The elicitive model sees that living has given the person experience.  The person brings expertise from their job, their love life, their relationships with people, their struggles and successes fighting structures and systems, their paying taxes or buying groceries.  

Learner, who has knowledge alreadyInstead of the teacher filling them up, the elicitive model is about sharing the knowledge amongst each other — the teacher included.  The teacher will learn alongside the students, who explore their own histories and backgrounds, as each individual finds their relationship to the material being taught.

Our goal in these training courses is to strive for the elicitive model. Each online session we attempted to connect our content with something from people’s past experiences. We did this to honor what they were bringing, encourage self-awareness, and provoke questioning of our material.

There are limitations of technology and the lack of engaged listeners in online platforms.  Therefore we are not so bold as to claim that we are doing the elicitive model — we honor what elicitive means too much.  Instead, our goal is to be in the elicitive model as far as we can go.


Two models of education


The Banking Model

pitcher pouring into a cup
  • is a transfer of information solely from the teacher to the student;
  • ignores culture and therefore treats the Learner as a recipient of whatever knowledge comes there way;
  • is measured by whether the student “accurately” (i.e. uniformly) parrots back what the teacher says;
  • cares more about teaching content than about teaching people to think for themselves.

The Elicitive Model

glasses pouring into each other
  • starts its departure from the knowledge and experience of the student;
  • values culture and sees it as a resource for all the Learners to learn from;
  • is measured by how students integrate the knowledge into their own worldview values application of the material — even if it’s different than the teacher’s intent;
  • is about empowerment.


How we attempted to apply this

Here’s an example of a session and how we attempted to redesign it based on the elicitive model.

Teaching Concept Traditional Banking Model Elicitive Online Skill-up Model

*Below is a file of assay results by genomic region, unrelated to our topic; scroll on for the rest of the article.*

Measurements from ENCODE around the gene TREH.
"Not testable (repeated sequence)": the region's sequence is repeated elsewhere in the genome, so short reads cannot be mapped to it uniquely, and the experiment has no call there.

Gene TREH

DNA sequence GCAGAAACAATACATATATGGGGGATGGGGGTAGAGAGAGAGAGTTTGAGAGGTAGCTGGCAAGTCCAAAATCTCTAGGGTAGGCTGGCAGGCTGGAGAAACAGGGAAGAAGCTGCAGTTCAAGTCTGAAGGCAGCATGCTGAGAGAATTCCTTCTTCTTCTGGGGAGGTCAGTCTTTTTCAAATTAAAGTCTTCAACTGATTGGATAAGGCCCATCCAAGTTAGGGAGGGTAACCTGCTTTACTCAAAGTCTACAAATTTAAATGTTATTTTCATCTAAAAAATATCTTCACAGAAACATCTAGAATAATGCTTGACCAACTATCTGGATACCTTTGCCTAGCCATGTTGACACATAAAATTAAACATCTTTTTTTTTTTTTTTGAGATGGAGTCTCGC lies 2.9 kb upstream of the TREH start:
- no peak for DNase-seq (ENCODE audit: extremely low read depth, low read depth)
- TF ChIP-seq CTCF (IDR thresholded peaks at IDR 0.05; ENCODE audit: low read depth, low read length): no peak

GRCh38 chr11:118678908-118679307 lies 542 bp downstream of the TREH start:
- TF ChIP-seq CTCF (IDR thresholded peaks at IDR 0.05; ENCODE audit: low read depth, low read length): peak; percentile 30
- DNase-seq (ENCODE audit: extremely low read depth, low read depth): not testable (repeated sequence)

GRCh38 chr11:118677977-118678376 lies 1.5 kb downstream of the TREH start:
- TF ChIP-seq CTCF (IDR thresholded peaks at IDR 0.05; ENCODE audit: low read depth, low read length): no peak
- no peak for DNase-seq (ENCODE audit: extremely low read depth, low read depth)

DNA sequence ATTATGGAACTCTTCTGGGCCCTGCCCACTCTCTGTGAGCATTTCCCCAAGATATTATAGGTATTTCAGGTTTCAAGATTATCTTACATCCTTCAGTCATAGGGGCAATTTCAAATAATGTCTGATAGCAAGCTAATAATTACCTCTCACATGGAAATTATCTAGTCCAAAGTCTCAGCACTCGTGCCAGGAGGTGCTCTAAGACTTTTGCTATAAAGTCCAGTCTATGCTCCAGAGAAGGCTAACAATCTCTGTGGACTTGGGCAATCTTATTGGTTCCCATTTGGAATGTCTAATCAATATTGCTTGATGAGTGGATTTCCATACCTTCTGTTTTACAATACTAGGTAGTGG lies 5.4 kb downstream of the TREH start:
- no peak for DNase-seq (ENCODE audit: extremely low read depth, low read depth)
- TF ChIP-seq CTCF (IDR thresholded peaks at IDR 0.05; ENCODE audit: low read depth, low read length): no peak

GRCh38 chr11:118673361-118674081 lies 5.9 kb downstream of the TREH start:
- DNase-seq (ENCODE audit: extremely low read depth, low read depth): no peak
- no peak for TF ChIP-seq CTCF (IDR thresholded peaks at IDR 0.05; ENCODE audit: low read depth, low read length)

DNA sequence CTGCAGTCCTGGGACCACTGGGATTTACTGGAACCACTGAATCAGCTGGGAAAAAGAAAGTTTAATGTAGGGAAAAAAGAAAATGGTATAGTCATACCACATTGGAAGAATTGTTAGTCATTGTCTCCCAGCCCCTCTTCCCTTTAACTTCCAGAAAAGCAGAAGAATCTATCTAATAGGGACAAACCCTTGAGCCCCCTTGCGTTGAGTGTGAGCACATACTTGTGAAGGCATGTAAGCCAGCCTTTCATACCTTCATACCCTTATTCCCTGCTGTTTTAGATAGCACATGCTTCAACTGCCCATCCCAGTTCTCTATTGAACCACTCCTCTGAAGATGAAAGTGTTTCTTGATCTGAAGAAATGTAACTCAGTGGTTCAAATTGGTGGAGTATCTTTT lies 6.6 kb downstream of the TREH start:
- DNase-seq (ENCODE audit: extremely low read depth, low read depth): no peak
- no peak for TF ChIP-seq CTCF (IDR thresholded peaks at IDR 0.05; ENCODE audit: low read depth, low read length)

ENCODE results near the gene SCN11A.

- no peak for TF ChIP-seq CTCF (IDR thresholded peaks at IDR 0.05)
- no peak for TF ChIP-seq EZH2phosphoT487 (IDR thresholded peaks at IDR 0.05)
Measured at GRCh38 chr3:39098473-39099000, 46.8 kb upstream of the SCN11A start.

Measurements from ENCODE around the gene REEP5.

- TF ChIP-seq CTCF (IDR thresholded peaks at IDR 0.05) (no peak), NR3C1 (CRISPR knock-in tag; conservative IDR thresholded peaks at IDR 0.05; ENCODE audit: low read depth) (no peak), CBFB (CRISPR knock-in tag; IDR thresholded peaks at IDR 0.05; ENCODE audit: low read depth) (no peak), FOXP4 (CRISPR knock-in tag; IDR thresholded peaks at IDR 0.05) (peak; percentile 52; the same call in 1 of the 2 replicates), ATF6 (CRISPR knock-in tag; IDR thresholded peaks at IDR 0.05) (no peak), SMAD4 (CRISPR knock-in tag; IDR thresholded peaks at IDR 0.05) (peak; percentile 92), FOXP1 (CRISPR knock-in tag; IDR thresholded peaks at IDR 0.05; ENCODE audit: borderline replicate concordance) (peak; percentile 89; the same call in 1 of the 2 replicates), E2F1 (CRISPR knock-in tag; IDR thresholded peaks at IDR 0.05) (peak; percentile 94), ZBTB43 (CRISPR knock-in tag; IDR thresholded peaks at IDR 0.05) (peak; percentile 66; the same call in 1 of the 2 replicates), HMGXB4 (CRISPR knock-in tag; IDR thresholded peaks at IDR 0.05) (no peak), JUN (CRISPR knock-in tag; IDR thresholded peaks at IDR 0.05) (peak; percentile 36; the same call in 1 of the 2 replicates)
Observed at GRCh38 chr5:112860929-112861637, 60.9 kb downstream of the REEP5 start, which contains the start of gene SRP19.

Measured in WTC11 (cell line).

Campaigning Give out a bunch of definitions: what is a campaign, goal, target, tactic

Take questions, give answers that clarify the definitions

Ask people to get in groups to pick a goal and a target

Tell people where they are right or wrong

Ask people to think about a time when you got someone to do the right thing — even if they didn’t want to do it

Have people shared what they did, see how others responded to that question

Describe campaigns as an example of that — use their story to explain what a campaign is

Tell stories that draw out different elements (like having a focus, targets, etc), inviting people to reflect along the way in what they see

Divestment Give a PowerPoint presentation with vignettes and examples of Divestment, including pillars of support it is taking on

Take questions, give answers

Test people on how much they understood from the presentation. Grade people on how much they got

Start with a metaphor of Divestment that can connect to people’s lives

Ask people to do a power analysis of the fossil fuel industry (using the pillars of support): what pillars do they see?

Share how the Divestment movement is taking out one of those pillars

Give some examples of targets the Divestment movement has done

Ask people if they were to create a Divestment campaign they might want to pick: offer examples from the past and share what others came up with (etc)


In conclusion

We are aware this is an experiment. As with all experiments, others will come along with critiques and improvements. We welcome those.

At the same time, we encourage others to abandon the use of phrases like “online training” as we are really dealing with a new creature. Let’s keep pushing the builders of technology and stretching ways to reach our goal of activist empowerment.

For now, let’s close with the challenge from Paulo Friere’s Pedagogy of the Oppressed:

“…the fact that certain members of the oppressor class join the oppressed in their struggle for liberation, thus moving from one pole of the contradiction to the other… Theirs is a fundamental role, and has been throughout the history of this struggle. It happens, however, that as they cease to be exploiters or indifferent spectators or simply the heirs of exploitation and move to the side of the exploited, they almost always bring with them the marks of their origin: their prejudices and their deformations, which include a lack of confidence in the people’s ability to think, to want, and to know. Accordingly, these adherents to the people’s cause constantly run the risk of falling into a type of generosity as malefic as that of the oppressors. The generosity of the oppressors is nourished by an unjust order, which must be maintained in order to justify that generosity. Our converts, on the other hand, truly desire to transform the unjust order; but because of their background they believe that they must be the executors of the transformation. They talk about the people, but they do not trust them; and trusting the people is the indispensable precondition for revolutionary change. A real humanist can be identified more by his trust in the people, which engages him in their struggle, than by a thousand actions in their favor without that trust.”


View Online Skill-Ups


– Daniel Hunter (Jan 2018)